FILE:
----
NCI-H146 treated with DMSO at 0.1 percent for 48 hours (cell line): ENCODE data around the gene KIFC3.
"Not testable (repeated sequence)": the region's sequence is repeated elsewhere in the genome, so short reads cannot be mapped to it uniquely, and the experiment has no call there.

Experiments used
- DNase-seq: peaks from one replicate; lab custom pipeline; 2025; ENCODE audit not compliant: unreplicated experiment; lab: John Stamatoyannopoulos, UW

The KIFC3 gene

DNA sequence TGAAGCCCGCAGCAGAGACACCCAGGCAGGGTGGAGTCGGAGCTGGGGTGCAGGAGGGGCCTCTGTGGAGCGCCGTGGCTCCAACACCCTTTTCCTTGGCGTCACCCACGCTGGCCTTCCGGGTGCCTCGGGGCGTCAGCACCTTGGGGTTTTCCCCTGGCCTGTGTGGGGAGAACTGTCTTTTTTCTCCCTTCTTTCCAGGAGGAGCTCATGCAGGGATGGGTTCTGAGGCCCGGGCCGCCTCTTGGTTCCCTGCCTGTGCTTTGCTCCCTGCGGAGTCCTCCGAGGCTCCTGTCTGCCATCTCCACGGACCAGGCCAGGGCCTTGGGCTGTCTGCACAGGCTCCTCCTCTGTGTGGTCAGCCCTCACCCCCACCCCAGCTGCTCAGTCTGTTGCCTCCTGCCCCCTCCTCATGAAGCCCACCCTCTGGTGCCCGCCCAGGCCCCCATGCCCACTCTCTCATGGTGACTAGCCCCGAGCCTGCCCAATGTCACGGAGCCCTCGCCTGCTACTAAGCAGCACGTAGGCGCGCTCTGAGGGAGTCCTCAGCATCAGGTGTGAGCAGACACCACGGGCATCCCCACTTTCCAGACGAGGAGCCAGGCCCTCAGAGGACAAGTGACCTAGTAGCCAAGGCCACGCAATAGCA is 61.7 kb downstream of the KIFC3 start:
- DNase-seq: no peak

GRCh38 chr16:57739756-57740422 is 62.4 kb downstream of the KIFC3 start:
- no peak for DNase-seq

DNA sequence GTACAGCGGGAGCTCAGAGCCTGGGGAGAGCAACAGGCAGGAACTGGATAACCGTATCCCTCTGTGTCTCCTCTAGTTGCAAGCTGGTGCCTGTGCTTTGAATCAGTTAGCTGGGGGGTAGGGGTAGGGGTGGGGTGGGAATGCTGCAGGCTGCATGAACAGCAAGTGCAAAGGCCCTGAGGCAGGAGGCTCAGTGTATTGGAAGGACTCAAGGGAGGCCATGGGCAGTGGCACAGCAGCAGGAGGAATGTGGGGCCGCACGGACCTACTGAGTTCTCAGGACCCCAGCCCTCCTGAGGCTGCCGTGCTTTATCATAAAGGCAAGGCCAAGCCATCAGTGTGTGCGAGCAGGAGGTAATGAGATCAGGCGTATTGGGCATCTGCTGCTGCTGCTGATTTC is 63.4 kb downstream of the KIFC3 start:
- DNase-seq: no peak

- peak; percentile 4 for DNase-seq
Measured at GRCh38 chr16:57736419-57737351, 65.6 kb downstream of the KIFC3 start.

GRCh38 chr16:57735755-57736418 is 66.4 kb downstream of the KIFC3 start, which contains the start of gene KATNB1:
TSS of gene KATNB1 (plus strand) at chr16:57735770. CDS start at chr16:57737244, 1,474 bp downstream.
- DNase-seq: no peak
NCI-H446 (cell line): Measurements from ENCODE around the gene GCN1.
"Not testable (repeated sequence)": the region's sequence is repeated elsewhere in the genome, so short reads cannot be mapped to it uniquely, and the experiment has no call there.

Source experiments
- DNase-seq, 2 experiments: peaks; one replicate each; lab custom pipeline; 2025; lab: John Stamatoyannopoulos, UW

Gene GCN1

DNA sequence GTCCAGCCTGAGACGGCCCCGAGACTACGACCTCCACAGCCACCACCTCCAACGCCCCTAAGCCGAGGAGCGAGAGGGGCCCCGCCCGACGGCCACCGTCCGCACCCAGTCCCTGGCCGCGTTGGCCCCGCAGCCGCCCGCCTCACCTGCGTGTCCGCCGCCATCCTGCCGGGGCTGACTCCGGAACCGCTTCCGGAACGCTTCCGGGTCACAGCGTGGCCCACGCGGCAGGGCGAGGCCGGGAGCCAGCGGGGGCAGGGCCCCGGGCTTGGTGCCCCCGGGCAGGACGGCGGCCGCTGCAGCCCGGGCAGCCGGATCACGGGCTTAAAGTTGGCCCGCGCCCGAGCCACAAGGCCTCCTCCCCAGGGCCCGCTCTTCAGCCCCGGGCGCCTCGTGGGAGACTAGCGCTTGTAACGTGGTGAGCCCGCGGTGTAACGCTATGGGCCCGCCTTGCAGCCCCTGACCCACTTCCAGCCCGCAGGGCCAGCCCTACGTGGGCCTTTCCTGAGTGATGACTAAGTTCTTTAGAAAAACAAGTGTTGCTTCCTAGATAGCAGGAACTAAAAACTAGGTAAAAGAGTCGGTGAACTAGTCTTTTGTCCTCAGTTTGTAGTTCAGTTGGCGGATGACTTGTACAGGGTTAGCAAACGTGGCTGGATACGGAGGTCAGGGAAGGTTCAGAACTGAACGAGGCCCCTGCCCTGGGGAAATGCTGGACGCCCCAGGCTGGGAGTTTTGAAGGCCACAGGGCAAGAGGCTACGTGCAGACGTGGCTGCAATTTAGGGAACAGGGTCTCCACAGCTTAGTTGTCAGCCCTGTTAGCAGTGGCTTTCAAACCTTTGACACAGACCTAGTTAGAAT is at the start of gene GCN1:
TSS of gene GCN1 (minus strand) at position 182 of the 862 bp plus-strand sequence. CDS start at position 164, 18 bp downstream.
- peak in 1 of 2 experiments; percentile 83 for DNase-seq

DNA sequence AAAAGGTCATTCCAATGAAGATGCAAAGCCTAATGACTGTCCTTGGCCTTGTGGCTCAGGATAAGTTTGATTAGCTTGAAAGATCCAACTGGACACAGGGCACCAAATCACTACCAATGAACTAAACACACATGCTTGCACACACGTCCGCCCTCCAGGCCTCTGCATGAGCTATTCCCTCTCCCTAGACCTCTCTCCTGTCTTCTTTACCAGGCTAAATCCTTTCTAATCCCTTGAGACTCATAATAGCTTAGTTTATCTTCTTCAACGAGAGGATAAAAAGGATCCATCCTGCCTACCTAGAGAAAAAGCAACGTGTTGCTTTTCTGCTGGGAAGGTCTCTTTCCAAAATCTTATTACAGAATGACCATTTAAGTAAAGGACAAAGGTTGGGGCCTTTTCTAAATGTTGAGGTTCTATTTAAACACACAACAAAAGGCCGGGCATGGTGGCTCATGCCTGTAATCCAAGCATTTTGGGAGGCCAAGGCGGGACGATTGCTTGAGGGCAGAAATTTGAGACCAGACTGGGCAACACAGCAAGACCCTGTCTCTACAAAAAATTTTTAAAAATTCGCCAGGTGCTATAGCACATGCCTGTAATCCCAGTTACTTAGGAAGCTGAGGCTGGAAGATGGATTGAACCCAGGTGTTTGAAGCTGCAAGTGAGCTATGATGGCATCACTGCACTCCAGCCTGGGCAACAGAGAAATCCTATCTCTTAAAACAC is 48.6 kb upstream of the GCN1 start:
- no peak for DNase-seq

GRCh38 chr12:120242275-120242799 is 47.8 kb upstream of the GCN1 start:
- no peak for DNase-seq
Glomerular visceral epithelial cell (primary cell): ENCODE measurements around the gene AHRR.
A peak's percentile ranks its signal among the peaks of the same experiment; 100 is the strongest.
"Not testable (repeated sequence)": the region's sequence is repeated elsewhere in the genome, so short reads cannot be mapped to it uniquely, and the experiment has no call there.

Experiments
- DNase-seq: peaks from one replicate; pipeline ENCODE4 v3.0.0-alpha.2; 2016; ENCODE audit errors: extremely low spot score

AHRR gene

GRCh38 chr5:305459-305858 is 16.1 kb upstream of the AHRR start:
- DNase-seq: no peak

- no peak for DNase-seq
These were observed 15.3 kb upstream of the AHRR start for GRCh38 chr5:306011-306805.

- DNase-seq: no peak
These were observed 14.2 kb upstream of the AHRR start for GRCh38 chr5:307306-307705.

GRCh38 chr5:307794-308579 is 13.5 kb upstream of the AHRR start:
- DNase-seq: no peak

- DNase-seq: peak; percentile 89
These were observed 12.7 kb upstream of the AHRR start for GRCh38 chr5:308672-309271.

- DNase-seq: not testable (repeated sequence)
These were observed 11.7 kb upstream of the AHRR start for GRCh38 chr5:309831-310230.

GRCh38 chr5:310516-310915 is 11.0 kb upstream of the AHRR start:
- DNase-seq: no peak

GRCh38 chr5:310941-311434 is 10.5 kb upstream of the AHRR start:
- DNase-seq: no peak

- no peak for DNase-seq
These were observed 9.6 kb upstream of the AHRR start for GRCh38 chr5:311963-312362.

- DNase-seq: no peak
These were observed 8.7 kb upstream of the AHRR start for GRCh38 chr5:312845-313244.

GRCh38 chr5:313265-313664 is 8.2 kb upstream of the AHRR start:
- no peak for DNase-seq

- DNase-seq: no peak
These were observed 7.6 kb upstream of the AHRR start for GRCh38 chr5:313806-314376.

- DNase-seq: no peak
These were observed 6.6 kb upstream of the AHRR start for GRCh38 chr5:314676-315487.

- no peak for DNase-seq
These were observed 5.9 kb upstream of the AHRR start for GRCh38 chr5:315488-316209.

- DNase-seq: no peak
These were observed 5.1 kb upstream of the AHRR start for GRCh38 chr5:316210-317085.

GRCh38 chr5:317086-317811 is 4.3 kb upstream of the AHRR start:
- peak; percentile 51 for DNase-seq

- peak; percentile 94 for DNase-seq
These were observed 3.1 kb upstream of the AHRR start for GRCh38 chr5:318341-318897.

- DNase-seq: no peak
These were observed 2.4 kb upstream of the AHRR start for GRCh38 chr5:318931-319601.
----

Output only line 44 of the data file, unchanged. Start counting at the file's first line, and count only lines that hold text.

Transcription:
These were observed 12.7 kb upstream of the AHRR start for GRCh38 chr5:308672-309271.